The Nuns Veil

The Nun’s Veil is 2749m ASL and is located in the Mt Cook National park, South Island, New Zealand.  It is a great trip because you do not need to fly in.  It takes two big days and is a real adventure.  I climbed it in January 2005 together with Vanessa Wills.  Getting to the base of the Nun’s Veil is interesting in itself.  We took a boat (you can book the Tasman glacial lake guiding company to get you across) across the Tasman Lake, then walked/bush bashed/boulder hopped up the Gorilla stream for a few hours.  There is a nice little rock bivvy site there. It does not give 100% protection so you would need a fly if it was a wet night.  Then the next morning we climbed the route, had some lovely views from the summit, then descended all the way back to the Tasman lake.  We had pre-arranged a pick-up with the boat the day before and got there just in time!

We used a single snow stake and Vanessa belayed me one pitch on the way down from the summit.  This is the only portion you may want to pull the rope out for as it gets a little exposed and is definitely not a place to slip.

This is a big two days.  It is 16km of horizontal distance one way from the Tasman Lake to the summit. That’s a 32km round trip with 2000m of height gain and 2000m of descent. So get fit for it, or maybe extend the trip for two nights/three days if you want a more relaxing time.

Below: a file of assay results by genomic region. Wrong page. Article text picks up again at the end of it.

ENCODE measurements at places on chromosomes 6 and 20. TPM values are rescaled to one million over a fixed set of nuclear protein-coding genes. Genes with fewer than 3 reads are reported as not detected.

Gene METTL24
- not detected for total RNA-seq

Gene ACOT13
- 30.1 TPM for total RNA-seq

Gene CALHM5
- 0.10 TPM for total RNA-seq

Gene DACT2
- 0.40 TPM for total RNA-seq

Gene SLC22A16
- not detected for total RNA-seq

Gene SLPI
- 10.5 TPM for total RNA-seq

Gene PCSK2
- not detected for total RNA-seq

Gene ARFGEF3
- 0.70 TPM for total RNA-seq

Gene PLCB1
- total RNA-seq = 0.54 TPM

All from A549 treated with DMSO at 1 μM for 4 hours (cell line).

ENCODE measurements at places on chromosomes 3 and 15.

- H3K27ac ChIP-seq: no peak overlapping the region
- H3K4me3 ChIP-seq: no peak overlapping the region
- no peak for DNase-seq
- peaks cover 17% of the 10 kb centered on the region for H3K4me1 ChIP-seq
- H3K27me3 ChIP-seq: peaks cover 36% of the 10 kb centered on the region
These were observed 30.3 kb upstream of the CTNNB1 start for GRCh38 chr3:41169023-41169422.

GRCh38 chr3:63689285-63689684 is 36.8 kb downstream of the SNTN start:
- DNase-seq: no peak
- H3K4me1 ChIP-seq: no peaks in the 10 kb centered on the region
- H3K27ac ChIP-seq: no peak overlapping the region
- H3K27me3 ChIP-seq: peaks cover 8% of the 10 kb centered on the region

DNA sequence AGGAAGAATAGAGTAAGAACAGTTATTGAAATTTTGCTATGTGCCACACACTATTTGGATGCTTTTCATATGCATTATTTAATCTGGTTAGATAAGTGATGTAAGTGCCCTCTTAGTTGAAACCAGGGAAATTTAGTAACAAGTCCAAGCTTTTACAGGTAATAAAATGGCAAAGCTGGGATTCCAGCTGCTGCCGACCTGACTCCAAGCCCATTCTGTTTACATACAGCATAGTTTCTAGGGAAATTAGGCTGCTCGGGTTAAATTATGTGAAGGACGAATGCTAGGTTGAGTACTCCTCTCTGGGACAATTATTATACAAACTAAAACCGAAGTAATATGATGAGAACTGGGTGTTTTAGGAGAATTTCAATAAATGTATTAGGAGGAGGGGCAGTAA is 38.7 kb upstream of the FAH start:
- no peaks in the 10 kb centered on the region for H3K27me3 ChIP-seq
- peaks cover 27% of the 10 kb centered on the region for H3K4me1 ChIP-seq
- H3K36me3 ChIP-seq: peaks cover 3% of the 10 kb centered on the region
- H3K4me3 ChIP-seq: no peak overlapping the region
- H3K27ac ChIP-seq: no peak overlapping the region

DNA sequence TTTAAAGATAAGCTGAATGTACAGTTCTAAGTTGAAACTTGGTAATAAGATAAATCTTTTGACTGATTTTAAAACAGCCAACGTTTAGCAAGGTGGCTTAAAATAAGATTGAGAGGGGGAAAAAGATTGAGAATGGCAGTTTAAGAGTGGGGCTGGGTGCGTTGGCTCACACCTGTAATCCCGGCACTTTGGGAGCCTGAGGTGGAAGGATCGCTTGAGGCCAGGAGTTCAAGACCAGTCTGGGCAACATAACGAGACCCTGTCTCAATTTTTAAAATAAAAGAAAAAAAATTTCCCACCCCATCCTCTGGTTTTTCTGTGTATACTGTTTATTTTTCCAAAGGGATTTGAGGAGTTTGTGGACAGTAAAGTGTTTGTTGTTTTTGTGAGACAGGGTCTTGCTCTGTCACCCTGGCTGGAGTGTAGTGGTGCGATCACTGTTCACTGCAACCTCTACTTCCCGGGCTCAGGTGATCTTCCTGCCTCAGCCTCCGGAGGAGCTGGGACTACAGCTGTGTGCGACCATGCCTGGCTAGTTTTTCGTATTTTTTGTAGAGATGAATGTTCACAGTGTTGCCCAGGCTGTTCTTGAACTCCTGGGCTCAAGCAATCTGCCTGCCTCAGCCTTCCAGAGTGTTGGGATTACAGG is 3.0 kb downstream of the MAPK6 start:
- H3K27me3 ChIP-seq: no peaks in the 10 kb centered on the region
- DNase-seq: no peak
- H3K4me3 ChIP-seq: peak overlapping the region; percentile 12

It really has a little bit of everything, a boat ride, an interesting trek to get to the base, an overnight bivvy under the stars, some exposed climbing towards the top and best of all – no need to pay a lot of money to fly in or out of!

The route up the Nun's Veil in 3D. Click the image to enlarge.

The route up the Nun’s Veil in 3D. Click the image to enlarge.


Waiting for the boat to cross the Tasman glacier – Mt Cook above my head.


Looking up Gorilla Stream


It is an interesting boulder hop and bush bash especially through the lower section of Gorilla stream


Nearing the top of Gorilla stream and the bivvy rock. The route up the Nun’s Veil is follows the natural large snowy gully then trends left to the summit.


The bivvy rock


Climbing up through the lower glacier


The final summit slopes do steepen up and are exposed.


Great views from the summit of Mt Cook behind me.


Vanessa Wills on the descent


Coming down the lower summit slopes


Cooling off in Gorilla stream on the walk out. The Tasman valley and Mt Cook village in the distance.

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